Facing Racism: Hidden history of Black leaders in La Crosse brought to life for an important message

LA CROSSE, Wis. (WKBT)– Black leaders are keeping the conversation going about racism in America, by shedding a light on those left in the shadows. La Crosse community members are bringing attention to the hidden history in our own backyard.

We’re walking in their footsteps.

“He won a bronze medal in the 400-meter hurdles, making him the first African American Olympic medalist in the world,” said Denise Christy-Moss in an audio file portraying Nellie Poage.

Sharing the same home.

“We lived at 729 Mill Street, which is now an empty lot on Copeland Avenue,” said Dodie Whitaker, portraying Birletta (Waldon) Loving.

And setting up shop in the same spot.

“I managed an elaborate barbershop that was inside the Augusta Hotel,” said Torrence Chester, portraying John Birney.

Their legacies left here for us to learn.

“People have to know this and what better way than to do it on Juneteenth,” said Shaundel Spivey, co-founder and president for Black Leaders Acquiring Collective Knowledge.

B.L.A.C.K. organized a series of events for the day, which celebrates when the last of the enslaved people were freed in Texas in 1865. But for this event, they’re turning their attention to those who lived in the Coulee Region.

“A lot of folks don’t know the history of Black folks in La Crosse and the contributions that have been made over [the] years,” Spivey said.

That’s where the Enduring Families Project comes in.

“We pooled our resources to get the story out,” said Christy-Moss, who is also the producer for the Enduring Families Project.

The theater group through the La Crosse County Historical Society started with just a few stories of notable Black citizens but has grown into much more.

“This is a multicultural community today and it was a multicultural community back then,” Christy-Moss said.

It’s an experience Christy-Moss said can encourage inclusion and belonging.

“Conversations [and] new knowledge helps to eliminate bias,” Christy-Moss said.

Over the weekend, actors portraying some of those local movers and shakers stood where they once did. People listened to their life stories, like tales from the first black man to run for president, George Edwin Taylor.

“I was one of the nation’s most influential Black Democrats,” said actor Darrell Ferguson, portraying Taylor.

And heard about his foster parents, Nathan and Sarah Smith, through audio files on the Enduring Families Project website.

“Sarah and I had at least 30 children over the years,” said actor Walfsty Pierre, portraying Nathan Smith.

In the mid to late 1800s, the Moss family was well known for their work.

“My father Zachariah Lewis Moss had his shop on Pearl Street, between Second and Third. I first learned about barbering there,” said Anthony Norris, portraying Zachariah Henry Moss.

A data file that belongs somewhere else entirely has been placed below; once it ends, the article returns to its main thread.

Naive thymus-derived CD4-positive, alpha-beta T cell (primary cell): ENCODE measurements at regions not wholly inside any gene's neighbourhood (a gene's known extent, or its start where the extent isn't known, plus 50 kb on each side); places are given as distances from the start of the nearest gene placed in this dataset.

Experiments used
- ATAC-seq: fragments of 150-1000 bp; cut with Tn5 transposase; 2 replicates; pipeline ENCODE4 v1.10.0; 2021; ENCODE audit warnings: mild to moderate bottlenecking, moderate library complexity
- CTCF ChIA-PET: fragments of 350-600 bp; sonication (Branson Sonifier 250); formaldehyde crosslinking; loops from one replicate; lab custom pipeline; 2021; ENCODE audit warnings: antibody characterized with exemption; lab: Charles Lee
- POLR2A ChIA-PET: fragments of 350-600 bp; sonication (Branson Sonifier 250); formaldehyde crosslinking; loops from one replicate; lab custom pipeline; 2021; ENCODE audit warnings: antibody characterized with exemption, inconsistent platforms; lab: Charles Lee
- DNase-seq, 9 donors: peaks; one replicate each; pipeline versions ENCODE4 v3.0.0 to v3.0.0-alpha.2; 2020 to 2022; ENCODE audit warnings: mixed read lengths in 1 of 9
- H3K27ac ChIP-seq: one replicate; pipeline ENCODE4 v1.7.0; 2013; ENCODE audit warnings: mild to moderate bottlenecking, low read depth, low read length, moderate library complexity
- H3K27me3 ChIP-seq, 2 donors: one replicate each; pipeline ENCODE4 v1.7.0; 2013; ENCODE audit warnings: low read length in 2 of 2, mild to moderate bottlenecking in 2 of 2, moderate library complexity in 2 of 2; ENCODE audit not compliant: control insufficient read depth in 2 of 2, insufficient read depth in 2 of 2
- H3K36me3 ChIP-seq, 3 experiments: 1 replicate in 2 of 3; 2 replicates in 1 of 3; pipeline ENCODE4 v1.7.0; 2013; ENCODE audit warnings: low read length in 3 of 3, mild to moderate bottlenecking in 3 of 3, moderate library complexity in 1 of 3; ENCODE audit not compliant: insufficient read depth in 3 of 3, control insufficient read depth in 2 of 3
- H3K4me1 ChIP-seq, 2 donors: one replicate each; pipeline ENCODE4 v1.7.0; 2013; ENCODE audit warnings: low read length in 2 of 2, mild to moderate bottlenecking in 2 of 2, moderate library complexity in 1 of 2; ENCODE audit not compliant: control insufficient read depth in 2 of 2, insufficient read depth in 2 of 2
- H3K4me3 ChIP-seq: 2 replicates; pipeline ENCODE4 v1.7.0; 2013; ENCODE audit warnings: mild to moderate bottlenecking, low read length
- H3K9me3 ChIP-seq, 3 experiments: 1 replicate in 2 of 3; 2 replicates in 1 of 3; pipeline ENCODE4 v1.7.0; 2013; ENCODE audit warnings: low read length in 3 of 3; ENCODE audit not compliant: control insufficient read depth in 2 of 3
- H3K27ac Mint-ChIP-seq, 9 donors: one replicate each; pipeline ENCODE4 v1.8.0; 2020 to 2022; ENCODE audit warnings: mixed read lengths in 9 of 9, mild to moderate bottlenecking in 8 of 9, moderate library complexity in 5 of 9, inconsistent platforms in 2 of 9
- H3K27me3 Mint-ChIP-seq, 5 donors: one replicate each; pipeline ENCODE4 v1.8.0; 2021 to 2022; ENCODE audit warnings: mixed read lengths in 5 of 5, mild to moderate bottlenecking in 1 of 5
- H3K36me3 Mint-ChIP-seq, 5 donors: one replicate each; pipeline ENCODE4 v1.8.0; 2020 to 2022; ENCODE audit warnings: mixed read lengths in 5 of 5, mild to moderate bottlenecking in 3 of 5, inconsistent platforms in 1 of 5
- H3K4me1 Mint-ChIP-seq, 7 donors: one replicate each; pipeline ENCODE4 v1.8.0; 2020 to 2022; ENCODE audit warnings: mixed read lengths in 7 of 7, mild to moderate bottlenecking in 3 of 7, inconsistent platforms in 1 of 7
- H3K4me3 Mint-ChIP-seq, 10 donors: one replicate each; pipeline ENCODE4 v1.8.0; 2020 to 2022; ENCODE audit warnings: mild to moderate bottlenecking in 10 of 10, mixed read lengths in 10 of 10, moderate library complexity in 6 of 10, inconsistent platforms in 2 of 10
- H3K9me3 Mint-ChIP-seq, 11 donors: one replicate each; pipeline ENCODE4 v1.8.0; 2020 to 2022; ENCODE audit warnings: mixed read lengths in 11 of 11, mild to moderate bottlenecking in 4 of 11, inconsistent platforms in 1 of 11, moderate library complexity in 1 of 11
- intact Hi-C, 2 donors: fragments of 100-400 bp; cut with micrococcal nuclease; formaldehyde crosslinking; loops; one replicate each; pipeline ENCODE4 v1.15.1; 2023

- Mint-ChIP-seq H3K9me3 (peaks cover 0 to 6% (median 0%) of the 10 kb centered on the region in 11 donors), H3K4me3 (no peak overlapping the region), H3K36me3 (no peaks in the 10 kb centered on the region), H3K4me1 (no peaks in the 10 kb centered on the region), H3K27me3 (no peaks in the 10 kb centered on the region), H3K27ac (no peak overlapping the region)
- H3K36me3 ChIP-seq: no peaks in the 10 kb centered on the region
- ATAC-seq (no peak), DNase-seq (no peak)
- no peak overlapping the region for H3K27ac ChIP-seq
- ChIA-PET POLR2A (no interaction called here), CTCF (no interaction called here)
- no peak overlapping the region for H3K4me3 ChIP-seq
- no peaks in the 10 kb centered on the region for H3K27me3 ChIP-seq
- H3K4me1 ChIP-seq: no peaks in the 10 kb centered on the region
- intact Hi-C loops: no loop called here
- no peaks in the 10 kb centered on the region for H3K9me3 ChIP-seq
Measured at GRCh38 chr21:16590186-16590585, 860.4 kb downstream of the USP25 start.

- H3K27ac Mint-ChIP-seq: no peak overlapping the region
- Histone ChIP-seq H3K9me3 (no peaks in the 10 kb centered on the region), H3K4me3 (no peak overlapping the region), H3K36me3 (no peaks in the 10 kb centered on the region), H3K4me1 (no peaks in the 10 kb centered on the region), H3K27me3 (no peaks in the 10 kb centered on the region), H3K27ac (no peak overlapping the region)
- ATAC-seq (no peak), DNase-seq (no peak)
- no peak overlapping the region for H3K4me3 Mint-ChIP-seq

Even Lydia Redfora Moss owned her own barbershop.

“It filled me with great joy knowing that I paved the way for other women,” said Richelle Brunn, portraying Moss.

It’s a story that’s personal.

“I knew nothing about the Moss’s in this area,” said Christy-Moss.

Denise Christy-Moss married into the family. Her husband is one of the descendants.

“You think of African Americans moving to the urban districts. I didn’t know people moved to these smaller districts,” Christy-Moss said.

‘I didn’t know.’ They hear that one a lot– even from the actors.

“It’s very enlightening to learn about the African Americans that were here in the late 1800s and that were very prominent in the community,” Chester said.

It’s one of the reasons why their work is so important. To families like Lance Wulf’s, it’s more than just seeing the moments captured in time, it’s the bigger picture.

“…helping them to be proud of who they are. To understand that heritage and not be ashamed of it. To be confident of who they are as they grow older and become adults,” said Wulf, who has both black and white children.

By recognizing those who came before them they’re fostering the next generation of leaders. It’s a lesson learned in time.

“When young people know the greatness that they come from, they’re able to then reach for goals and dreams of their own,” Spivey said.

The Enduring Families Project is working to get these stories and others taught in the La Crosse School District. The district confirms they’re participating in the rewriting of the social studies curriculum.

They’re creating videos about the historic figures, though this portion of the project had to be delayed due to COVID-19. They’re expecting the videos to be finished in the Fall of 2021.

If you missed the tour, you can still hear the recordings and find the locations on the La Crosse County Historical Society’s website.

This is part of a series of investigations into racial issues in our area. You can watch others in the series here.